Krach and Azar are two of the highest-level US officials to visit Taiwan in decades.
In Beijing, defence ministry spokesperson, Ren Guoqiang said “those who play with fire will get burnt” as he announced the drills on Friday, adding that the exercises were a “necessary move aimed at the current situation in the Taiwan Strait to safeguard national sovereignty and territorial integrity”.
He accused the US and Taiwan of “stepping up collusion, frequently causing disturbances” without directly referring to Krach’s ongoing visit.
Reiterating that Taiwan is an inalienable part of China, Ren was quoted as saying by Chinese media that the Taiwan question is purely China’s internal affair and allows no outside interference.
Commenting on Krach’s visit, Chinese foreign ministry spokesperson Wang Wenbin said on Friday that China has the firm will to thwart external interference and secessionist acts in Taiwan.
During his visit, Krach will attend the memorial service of former Taiwanese leader Lee, who is known as the “godfather of Taiwan secessionism” on the mainland.
The US official is scheduled to meet Taiwanese President Tsai Ing-wen for dinner at her official residence later on Friday.
Also Read:‘Encouraging separatist forces’: China strongly opposes US envoy’s visit to Taiwan
Beijing has ramped-up military activity near Taiwan in recent months and have conducted several exercises in the region.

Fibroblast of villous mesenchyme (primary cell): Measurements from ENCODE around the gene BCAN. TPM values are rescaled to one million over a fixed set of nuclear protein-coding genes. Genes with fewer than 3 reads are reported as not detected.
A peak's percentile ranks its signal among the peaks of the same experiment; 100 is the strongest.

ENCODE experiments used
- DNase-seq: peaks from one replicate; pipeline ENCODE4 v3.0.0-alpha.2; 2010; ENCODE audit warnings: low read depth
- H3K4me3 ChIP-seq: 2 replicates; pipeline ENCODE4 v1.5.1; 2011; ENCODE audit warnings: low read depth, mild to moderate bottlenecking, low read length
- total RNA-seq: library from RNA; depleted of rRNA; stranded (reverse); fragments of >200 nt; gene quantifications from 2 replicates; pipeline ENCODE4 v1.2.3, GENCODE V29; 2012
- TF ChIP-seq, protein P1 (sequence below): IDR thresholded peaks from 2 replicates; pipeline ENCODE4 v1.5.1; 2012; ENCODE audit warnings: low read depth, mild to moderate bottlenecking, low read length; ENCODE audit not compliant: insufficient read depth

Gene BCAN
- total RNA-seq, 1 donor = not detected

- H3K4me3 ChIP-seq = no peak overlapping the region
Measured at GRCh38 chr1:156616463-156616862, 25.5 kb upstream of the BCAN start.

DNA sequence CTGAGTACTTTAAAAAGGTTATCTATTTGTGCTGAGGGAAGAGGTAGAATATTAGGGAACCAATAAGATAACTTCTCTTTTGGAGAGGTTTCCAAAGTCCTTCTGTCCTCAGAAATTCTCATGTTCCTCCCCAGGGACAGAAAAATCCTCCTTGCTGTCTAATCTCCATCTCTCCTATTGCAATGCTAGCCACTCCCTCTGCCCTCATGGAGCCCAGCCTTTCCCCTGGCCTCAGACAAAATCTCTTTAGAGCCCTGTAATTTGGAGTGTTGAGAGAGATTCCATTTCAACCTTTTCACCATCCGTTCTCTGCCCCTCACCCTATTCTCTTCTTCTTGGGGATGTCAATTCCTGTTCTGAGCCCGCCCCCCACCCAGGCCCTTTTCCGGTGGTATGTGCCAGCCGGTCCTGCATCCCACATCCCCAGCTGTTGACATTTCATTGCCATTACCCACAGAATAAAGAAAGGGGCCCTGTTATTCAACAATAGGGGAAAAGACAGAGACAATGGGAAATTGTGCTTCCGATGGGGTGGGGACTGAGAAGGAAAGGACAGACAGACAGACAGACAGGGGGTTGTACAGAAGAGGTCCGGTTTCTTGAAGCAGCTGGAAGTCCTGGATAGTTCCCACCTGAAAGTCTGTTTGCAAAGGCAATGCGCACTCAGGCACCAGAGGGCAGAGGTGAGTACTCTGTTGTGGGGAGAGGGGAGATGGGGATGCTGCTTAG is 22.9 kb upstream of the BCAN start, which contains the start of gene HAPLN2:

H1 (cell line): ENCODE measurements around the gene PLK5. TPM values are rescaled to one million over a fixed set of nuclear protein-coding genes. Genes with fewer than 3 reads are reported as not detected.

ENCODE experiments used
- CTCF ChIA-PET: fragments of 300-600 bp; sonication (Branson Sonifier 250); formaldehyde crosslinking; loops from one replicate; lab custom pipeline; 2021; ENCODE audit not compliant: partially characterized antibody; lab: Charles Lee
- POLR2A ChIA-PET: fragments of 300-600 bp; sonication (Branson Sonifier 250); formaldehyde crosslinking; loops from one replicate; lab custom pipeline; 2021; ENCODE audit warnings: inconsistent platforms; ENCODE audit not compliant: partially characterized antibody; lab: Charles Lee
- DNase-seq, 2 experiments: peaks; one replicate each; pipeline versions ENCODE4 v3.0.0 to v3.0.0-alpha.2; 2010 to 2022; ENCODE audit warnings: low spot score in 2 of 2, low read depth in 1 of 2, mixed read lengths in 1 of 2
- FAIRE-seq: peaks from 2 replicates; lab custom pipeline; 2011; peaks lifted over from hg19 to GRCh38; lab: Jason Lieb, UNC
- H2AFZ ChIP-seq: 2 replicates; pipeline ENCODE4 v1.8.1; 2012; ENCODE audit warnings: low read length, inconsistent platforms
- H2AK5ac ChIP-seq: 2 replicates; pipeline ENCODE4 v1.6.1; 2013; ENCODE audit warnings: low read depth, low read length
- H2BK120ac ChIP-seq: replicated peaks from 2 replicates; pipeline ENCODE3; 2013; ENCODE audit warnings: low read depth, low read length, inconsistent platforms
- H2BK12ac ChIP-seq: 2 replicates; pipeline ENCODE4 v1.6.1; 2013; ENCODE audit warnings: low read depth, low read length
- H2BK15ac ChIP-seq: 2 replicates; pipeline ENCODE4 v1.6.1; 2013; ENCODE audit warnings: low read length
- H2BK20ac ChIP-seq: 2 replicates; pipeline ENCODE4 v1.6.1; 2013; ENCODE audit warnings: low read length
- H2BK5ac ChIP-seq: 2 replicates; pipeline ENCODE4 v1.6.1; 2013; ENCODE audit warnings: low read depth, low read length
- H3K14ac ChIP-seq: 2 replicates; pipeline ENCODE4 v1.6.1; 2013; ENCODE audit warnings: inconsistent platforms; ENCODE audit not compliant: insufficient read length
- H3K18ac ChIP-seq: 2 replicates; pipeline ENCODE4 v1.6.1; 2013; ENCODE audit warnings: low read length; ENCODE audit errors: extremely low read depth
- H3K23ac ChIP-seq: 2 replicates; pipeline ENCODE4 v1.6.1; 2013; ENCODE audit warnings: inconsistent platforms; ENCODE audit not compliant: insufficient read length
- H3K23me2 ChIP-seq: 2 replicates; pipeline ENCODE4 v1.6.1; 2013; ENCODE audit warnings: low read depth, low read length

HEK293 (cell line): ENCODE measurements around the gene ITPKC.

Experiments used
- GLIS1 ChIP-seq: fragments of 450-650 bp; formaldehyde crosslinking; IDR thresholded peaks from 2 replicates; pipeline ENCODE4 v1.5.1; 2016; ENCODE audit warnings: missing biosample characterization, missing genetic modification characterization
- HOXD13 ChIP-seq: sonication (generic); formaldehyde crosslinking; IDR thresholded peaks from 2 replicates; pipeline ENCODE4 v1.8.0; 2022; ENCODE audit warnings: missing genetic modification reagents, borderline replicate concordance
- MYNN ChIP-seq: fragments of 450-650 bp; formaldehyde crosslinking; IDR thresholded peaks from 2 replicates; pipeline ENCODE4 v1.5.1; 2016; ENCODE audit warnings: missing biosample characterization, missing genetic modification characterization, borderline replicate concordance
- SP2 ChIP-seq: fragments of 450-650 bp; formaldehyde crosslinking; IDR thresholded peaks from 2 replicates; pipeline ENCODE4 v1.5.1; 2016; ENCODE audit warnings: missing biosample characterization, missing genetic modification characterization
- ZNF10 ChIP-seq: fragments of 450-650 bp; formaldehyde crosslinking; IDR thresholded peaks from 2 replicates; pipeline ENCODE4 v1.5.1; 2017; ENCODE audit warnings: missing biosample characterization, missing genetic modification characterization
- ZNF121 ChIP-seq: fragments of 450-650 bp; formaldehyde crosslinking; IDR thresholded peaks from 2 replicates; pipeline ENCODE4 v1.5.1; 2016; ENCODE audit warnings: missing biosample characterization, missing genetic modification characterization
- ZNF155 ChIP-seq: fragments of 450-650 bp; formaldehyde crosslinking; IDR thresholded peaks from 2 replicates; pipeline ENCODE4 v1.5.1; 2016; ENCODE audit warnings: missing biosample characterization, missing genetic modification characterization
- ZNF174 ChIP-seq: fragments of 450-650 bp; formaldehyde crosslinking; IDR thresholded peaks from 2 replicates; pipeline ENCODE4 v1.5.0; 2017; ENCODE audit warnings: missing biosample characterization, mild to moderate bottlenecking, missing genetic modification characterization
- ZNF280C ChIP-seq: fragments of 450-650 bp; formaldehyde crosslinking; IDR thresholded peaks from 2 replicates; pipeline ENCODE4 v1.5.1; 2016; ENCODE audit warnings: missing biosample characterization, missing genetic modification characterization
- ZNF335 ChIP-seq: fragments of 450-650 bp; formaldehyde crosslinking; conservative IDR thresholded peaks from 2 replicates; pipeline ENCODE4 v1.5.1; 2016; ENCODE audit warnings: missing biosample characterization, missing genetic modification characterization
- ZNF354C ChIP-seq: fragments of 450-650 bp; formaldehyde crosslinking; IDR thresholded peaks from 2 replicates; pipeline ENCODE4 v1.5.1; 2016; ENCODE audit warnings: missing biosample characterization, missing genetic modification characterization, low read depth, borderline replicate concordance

In June, Taipei scrambled jets in response to warn off the aircraft from the People’s Liberation Army (PLA) Air Force, which had deployed fighter aircraft across the Taiwan Strait hours after an US transport plane flew over the island.
In August, Beijing conducted exercises near the island, which coincided with health secretary’s Azar’s visit.
The US is also preparing to sell seven tranches of weapons systems to Taiwan, the CNN reported on Thursday, quoting a US official.
The US, like India and the majority of countries, does not have formal diplomatic ties with Taiwan though the Taiwan Relations Act of 1979 allows Washington to sell arms to the island.
US Energy Secretary Krach accorded warm welcome in Taiwan
TAIPEI, Sept 17: The visit to Taiwan by Keith Krach, undersecretary of state for economic growth, energy and the environment, and the accompanying U.S. delegation is warmly welcomed by the government and people, the Ministry of Foreign Affairs said Sept. 17.
In country until Sept. 19, the group also includes Robert A. Destro, assistant secretary of the Department of Democracy, Human Rights and Labor. Krach is the highest-level official from the U.S. Department of State to visit Taiwan since 1979.